printf("Casting &x to (int *) changes its value\n");

if ((void *)&y != (void *)(float *)&x)
printf("Casting &y to (float *) changes its value\n");


The optimizer may be changing the alignment requirements of float and
int objects. If you're trying to copy bytes between incompatible
types, using memcpy() would seem safer and more readable.
But what you're trying to do here seems suspicious, in any case.
--
Morris Keesan -- mkeesan@post.harvard.edu

Piotrne 12-15-2010 07:16 PM

Re: A basic (?) problem with addresses (gcc)
 
Morris Keesan pisze:

> Casting a pointer to a pointer of a different type is not guaranteed
> to work.


The value of the pointer should be retained and is:

Worth trying here would be adding the lines
>
> if (sizeof(int) != sizeof(float))
> printf("int and float different sizes\n");
>
> if ((void *)&x != (void *)(int *)&x)
> printf("Casting &x to (int *) changes its value\n");
>
> if ((void *)&y != (void *)(float *)&x)
> printf("Casting &y to (float *) changes its value\n");


I have checked them (changing x to y in the last "if")
and got no messages, in both compiled versions - in the
optimized, with wrong copying, too.

I have even checked (by printing) values of addresses after
casting to float* or int* - they are the same.

It seems, that the way how the pointer is used to read
memory causes problems. Placing the float variable
in an array (as a middle element of it) changes
the result. Anyway, it is strange. I'll write if I find
something about this.

Piotr




Piotrne 12-15-2010 07:18 PM

Re: A basic (?) problem with addresses (gcc)
 
Morris Keesan wrote:

> Casting a pointer to a pointer of a different type is not guaranteed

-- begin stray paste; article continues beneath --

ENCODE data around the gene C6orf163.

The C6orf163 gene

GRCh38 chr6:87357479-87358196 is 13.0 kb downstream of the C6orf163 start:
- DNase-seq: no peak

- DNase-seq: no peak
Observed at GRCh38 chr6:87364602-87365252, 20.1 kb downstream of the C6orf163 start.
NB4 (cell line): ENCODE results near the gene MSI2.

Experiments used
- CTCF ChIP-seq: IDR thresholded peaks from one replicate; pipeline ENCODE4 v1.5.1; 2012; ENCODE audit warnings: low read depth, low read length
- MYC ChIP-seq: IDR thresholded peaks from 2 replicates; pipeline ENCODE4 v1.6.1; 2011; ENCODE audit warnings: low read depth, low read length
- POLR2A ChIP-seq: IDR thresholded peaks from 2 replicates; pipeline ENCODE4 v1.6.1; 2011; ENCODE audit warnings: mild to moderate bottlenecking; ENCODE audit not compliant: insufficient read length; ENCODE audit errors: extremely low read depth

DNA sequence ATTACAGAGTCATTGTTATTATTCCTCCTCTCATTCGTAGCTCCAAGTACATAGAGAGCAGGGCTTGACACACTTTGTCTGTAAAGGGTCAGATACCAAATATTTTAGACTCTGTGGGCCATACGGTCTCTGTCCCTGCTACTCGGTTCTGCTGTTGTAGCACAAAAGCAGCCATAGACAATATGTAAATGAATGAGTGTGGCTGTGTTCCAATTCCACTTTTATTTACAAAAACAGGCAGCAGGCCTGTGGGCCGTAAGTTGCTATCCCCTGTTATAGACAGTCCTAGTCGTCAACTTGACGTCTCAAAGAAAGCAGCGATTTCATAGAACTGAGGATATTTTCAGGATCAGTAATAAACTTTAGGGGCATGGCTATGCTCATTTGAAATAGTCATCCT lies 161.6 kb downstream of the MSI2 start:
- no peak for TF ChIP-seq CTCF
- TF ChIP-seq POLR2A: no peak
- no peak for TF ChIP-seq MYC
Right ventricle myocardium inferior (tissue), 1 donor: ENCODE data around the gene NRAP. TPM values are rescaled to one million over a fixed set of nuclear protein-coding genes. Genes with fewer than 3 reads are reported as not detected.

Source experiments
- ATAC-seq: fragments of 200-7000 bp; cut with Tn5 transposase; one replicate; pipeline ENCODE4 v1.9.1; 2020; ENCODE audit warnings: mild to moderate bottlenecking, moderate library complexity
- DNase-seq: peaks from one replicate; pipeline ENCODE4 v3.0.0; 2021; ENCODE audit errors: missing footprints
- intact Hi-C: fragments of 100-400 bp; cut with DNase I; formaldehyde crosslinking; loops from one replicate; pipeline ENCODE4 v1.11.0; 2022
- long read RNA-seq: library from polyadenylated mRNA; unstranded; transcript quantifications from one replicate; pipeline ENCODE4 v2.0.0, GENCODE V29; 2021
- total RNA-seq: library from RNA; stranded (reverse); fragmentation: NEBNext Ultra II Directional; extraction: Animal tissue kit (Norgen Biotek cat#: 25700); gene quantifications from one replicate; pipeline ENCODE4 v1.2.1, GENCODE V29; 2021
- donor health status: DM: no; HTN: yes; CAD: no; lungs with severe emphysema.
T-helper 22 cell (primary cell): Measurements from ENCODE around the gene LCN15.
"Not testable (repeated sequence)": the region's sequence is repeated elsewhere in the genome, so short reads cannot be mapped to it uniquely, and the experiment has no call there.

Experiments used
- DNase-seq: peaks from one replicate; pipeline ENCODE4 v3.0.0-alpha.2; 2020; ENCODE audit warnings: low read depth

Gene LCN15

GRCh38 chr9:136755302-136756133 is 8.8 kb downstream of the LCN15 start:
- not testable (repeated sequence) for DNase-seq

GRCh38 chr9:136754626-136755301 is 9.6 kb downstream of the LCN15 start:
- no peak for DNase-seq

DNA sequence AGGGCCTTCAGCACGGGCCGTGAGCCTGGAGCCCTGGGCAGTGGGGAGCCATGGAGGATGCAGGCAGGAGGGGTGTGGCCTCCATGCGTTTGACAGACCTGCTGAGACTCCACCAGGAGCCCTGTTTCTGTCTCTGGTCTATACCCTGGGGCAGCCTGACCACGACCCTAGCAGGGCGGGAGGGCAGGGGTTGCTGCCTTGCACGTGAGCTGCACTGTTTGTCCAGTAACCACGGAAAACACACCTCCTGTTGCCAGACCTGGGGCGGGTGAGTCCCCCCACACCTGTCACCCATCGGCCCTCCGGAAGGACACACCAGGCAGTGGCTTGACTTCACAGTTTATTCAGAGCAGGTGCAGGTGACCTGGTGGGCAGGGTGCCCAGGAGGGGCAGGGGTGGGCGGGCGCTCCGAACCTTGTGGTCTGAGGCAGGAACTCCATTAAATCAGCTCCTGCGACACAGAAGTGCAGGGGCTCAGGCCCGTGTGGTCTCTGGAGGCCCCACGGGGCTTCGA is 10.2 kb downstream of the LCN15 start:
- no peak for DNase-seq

> to work.


The value of the pointer should be retained and is:

> Worth trying here would be adding the lines
>
> if (sizeof(int) != sizeof(float))
> printf("int and float different sizes\n");
>
> if ((void *)&x != (void *)(int *)&x)
> printf("Casting &x to (int *) changes its value\n");
>
> if ((void *)&y != (void *)(float *)&x)
> printf("Casting &y to (float *) changes its value\n");


I have checked them (changing x to y in the last "if")
and got no messages, in both compiled versions - in the
optimized, with wrong copying, too.

I have even checked (by printing) values of addresses after
casting to float* or int* - they are the same.

It seems, that the way how the pointer is used to read
memory causes problems. Placing the float variable
in an array (as a middle element of it) changes
the result. Anyway, it is strange. I'll write if I find
something about this.

Piotr

Piotrne 12-15-2010 07:20 PM

Re: A basic (?) problem with addresses (gcc)
 
pete wrote:

> (sizeof (float) == 4) isn't an elementary property
> of the C language.


In this case it is satisfied, I have removed the check
to make the code shorter.

P.



Nick Bowler 12-15-2010 07:45 PM

Re: A basic (?) problem with addresses (gcc)
 
On Wed, 15 Dec 2010 20:18:58 +0100, Piotrne wrote:
> It seems, that the way how the pointer is used to read memory causes
> problems. Placing the float variable in an array (as a middle element
> of it) changes the result. Anyway, it is strange. I'll write if I find
> something about this.


Newer versions of GCC have an optimization called "strict aliasing",